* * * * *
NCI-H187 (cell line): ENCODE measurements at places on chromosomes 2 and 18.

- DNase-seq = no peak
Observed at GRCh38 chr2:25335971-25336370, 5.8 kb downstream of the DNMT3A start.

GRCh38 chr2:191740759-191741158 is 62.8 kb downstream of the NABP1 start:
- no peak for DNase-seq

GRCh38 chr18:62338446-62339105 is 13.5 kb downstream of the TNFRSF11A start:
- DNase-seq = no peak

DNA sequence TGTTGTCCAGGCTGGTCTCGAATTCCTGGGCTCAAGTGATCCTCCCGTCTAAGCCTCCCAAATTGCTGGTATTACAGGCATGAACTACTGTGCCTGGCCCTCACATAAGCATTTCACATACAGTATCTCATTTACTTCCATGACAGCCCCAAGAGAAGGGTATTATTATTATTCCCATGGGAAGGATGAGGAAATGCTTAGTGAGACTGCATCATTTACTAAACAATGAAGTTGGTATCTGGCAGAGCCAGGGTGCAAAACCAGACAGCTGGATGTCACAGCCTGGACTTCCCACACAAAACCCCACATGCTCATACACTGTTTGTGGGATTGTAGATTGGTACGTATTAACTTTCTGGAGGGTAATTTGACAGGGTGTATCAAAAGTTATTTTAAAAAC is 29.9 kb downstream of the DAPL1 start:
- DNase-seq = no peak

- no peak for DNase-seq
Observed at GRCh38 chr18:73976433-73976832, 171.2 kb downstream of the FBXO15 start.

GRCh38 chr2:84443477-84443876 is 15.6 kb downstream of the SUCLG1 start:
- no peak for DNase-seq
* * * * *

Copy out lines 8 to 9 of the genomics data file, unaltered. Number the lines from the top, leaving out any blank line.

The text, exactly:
DNA sequence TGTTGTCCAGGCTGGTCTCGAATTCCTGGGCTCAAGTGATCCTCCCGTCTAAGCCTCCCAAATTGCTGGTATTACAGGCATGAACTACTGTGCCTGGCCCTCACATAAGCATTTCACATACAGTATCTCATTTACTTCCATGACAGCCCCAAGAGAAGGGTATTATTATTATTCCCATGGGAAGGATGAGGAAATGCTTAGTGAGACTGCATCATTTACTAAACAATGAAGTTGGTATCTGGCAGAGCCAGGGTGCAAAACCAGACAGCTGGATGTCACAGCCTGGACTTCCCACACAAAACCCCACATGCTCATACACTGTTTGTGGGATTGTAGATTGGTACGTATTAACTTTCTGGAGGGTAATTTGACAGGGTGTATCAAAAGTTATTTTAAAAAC is 29.9 kb downstream of the DAPL1 start:
- DNase-seq = no peak